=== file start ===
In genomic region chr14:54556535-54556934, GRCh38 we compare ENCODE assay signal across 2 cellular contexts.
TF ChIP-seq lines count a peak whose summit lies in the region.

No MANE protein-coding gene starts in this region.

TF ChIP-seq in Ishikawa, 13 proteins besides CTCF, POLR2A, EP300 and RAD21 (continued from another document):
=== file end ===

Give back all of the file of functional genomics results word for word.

In genomic region chr14:54556535-54556934, GRCh38 we compare ENCODE assay signal across 2 cellular contexts.
TF ChIP-seq lines count a peak whose summit lies in the region.

No MANE protein-coding gene starts in this region.

TF ChIP-seq in Ishikawa, 13 proteins besides CTCF, POLR2A, EP300 and RAD21 (continued from another document):